Next-Generation Sequencing Provides Value to Multiple Stakeholders

September 2014, Vol 5, No 7

Los Angeles, CA—An understanding of the genomic drivers of cancer and linking therapy to these genetic alterations provides value to all stakeholders, including oncologists, payers, researchers, and patients, said Gary Palmer, MD, JD, MBA, MPH, Senior Vice President of Medical Affairs at Foundation Medicine. Next-generation sequencing is the best way to study the cancer genome to identify a patient’s mutations, Dr Palmer said at the Fourth Annual Conference of the Association for Value-Based Cancer Care.

Our understanding of cancer is growing. In 2003, no alterations were known in lung adenocarcinoma. By 2012, in addition to KRAS and EGFR, the known genetic mutations were ALK fusions, ERRB2, BRAF, PIK3CA, AKT1, MAP2K1, NRAS, ROS1 fusions, and RET fusions.

Next-generation sequencing is becoming a critical component of the diagnosis in many situations. Matching the correct targeted therapy to the correct patient will improve the tumor response and overall outcomes, but it is diagnostically challenging with the growing number of clinically relevant genomic alterations identified.

Next-generation sequencing allows for the simultaneous and rapid sequencing of hundreds of millions of DNA molecules. Of the approximately 20,000 genes in the human genome, only a few hundreds are unambiguously associated with cancer. By contrast, whole-genome targeted sequencing only sequences a limited subset of genes.

“You’re going to miss a lot of rarer alterations, or even some novel alterations that I think will turn out to be very treatable, if you don’t use a next-generation sequencing type approach,” said Dr Palmer. Next-generation sequencing “lets the tumor in a sense tell you what the drivers are, without looking for any specific ‘hot spots’.”

The 5 types of genetic alterations are base substitutions, short insertions and deletions, focal amplification, homozygous deletion, and gene fusion.

“All of them can be detected by next-generation sequencing done by world-class computational biologists,” Dr Palmer said. Value to Oncologists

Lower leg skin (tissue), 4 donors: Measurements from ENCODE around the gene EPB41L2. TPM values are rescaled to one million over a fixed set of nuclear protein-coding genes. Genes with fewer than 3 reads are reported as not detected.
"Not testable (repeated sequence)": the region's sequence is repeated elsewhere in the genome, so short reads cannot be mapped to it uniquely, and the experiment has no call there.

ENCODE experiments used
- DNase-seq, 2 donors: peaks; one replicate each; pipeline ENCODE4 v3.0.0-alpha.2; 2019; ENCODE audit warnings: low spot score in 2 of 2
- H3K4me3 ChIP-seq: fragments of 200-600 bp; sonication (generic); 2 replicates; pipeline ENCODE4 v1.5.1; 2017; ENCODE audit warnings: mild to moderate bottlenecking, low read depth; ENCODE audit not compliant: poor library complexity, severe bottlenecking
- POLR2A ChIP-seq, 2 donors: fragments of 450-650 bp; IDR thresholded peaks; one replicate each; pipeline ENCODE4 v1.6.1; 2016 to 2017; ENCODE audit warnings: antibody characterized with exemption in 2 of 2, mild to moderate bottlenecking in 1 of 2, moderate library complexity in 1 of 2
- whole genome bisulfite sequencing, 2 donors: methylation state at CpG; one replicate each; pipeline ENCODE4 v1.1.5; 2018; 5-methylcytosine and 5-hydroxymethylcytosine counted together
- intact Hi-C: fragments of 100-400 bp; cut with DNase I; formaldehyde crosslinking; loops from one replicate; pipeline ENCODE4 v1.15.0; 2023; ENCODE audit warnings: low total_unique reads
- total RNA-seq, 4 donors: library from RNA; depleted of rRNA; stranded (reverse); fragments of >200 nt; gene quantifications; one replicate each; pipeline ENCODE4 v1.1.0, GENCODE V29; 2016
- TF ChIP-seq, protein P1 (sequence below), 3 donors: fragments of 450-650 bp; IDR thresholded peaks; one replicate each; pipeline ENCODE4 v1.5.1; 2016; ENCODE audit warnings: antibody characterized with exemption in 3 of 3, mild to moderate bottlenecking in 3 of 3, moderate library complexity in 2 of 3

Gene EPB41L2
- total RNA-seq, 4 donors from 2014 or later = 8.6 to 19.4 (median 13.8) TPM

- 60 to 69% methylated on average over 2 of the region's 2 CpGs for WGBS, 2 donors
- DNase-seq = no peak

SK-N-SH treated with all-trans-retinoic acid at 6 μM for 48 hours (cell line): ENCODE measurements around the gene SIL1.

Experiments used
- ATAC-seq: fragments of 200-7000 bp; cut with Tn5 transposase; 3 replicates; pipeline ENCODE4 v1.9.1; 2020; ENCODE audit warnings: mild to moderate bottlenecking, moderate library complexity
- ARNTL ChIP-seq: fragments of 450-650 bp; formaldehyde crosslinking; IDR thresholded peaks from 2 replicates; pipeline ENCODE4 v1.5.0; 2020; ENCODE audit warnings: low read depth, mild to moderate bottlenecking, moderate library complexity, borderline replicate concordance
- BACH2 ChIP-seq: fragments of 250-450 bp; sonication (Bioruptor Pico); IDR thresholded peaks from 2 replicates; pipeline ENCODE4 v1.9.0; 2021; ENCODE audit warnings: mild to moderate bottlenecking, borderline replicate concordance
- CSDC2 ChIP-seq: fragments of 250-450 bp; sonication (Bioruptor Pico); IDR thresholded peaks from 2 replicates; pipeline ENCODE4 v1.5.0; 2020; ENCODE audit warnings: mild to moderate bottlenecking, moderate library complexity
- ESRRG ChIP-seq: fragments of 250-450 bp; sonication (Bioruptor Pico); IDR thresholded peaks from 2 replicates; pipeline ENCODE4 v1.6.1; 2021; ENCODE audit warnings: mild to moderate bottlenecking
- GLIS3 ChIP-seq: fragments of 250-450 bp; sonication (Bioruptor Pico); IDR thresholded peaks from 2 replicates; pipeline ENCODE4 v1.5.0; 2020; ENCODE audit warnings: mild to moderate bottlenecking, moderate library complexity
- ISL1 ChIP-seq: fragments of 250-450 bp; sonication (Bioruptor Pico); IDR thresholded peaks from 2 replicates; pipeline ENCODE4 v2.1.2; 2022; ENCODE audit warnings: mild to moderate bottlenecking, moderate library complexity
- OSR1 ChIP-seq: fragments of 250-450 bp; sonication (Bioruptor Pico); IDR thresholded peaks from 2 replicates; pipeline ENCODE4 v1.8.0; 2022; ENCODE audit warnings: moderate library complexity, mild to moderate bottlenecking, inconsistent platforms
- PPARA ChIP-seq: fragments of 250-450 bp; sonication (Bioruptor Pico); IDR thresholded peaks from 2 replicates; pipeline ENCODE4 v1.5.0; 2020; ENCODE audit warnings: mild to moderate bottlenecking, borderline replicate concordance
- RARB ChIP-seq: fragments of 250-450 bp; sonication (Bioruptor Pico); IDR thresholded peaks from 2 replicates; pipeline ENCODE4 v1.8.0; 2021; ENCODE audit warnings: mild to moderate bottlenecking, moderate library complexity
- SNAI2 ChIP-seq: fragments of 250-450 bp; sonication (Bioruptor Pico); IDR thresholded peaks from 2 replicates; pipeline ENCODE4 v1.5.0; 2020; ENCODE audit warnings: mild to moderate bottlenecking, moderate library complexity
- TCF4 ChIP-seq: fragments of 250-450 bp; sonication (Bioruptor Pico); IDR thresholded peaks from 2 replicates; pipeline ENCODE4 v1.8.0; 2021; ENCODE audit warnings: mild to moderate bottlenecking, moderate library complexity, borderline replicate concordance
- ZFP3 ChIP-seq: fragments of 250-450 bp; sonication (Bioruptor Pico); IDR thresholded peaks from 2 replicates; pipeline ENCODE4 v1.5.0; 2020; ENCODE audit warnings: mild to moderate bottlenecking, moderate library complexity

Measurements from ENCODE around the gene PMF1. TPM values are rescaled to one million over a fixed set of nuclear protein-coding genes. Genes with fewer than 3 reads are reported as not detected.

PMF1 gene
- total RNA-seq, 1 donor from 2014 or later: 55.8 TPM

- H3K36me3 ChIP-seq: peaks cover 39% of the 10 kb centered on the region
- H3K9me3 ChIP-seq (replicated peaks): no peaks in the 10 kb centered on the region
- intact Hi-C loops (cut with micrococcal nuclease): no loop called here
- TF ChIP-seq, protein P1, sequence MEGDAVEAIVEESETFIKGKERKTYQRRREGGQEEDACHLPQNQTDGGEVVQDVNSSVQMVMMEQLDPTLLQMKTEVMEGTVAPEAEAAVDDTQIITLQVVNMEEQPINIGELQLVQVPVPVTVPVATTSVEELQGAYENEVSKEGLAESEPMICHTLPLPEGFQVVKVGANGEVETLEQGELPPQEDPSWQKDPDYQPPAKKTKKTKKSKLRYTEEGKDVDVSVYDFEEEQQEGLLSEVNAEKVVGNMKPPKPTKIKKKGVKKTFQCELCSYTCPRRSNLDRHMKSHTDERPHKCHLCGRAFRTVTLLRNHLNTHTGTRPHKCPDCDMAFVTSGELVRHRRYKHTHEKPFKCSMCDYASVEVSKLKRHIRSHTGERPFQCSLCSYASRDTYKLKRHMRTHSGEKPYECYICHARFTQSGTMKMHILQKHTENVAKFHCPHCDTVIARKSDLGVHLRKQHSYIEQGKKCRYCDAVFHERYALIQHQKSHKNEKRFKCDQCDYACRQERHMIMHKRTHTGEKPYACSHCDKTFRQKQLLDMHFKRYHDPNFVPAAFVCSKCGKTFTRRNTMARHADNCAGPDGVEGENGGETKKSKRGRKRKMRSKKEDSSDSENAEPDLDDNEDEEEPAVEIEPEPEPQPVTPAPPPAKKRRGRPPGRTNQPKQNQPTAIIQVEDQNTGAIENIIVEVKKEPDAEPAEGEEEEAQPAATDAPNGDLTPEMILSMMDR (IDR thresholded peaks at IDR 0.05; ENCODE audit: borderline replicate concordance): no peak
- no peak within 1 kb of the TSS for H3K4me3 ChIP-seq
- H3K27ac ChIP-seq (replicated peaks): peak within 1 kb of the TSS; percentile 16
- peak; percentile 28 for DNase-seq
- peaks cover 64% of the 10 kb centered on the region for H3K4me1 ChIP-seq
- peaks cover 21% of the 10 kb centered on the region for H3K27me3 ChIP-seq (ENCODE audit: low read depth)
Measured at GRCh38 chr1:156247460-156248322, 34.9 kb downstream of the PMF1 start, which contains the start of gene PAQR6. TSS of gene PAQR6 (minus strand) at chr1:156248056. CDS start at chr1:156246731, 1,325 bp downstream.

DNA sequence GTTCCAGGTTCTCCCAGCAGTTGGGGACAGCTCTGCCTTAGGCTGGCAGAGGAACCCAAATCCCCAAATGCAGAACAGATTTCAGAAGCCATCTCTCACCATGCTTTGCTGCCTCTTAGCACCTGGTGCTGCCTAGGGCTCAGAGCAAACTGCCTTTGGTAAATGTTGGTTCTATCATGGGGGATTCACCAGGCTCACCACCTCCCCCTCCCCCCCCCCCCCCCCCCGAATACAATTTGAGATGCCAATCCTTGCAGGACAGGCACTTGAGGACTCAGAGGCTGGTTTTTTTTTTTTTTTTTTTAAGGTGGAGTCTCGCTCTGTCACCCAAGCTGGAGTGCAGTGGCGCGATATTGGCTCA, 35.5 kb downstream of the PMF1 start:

Foundation Medicine provides a patient report for the oncologist that details genetic alterations in that individual patient that are identified by next-generation sequencing and the appropriate targeted therapies for those alterations.

Of the first 2000 cases in which next-generation sequencing has been used, 82% have had “actionable” findings. Overall, a mean of 3 to 4 reportable genetic alterations and a mean of 1.6 actionable alterations have been found per patient.

The typical patient for whom next-generation sequencing is done has exhausted recommended therapies. That patient is “still viable. The doctor still wants to treat the patient; the patient still wants to be treated,” Dr Palmer said.

Rather than pick a therapy regimen off the shelf, “it makes sense, at some level, to look for a target and use a targeted therapy,” he said. “Our data suggest now that 6% of our lung cancer cases will have HER2 alterations that are potentially treatable,” he said. “That’s more than the ENO4 ALK. You could make a case that if you’re checking for ENO4 ALK…that you should be checking for HER2 alterations.”

Value to Payers
Foundation One has come up with a list of proposed indications for the use of next-generation sequencing (Table), which includes patients newly diagnosed with carcinoma of unknown origin. In such patients, the clinical utility lies in the approximately 75% who are found to have actionable alterations leading to precise treatment decision-making. It may, therefore, not be as important to pinpoint the organ of origin to identify a treatment approach, adding even more clinical utility, said Dr Palmer.

Next-generation sequencing for the indications listed in the Table can displace other genetic tests that currently cost thousands of dollars, he said.

In approximately 10% of patients, either no driver mutation is found or a genomic alteration for which there is no FDA-approved therapy or clinical trial options is found. A finding of no actionable alterations is strong evidence against the use of a targeted agent, adding further value to the testing.

Value to Researchers
Next-generation sequencing also has value to researchers and to drug developers, said Dr Palmer. First is a shift in the design of clinical trials to multiarm biomarker-driven protocols. These protocols can improve efficiency with homogeneous patient populations and consistent eligibility. Grouping multiple studies reduces screening failures, allowing for a high “hit rate.” “It cuts the cost of the trial,” Dr Palmer said. “It cuts the time it takes to get people into the trial, and I think it will lead to an approval process in which drugs will be approved based on their genomic implications, the patients’ indications, rather than the histology of the particular tumor.”

Approximately 66% of BRAF-mutated tumors have ?1 additional actionable alteration that may benefit from combination therapy that may be tested in clinical trials. Although these data will not currently help oncologists select treatment when there are multiple driver mutations, these multiple targets would not have been discovered without the use of next-generation sequencing.

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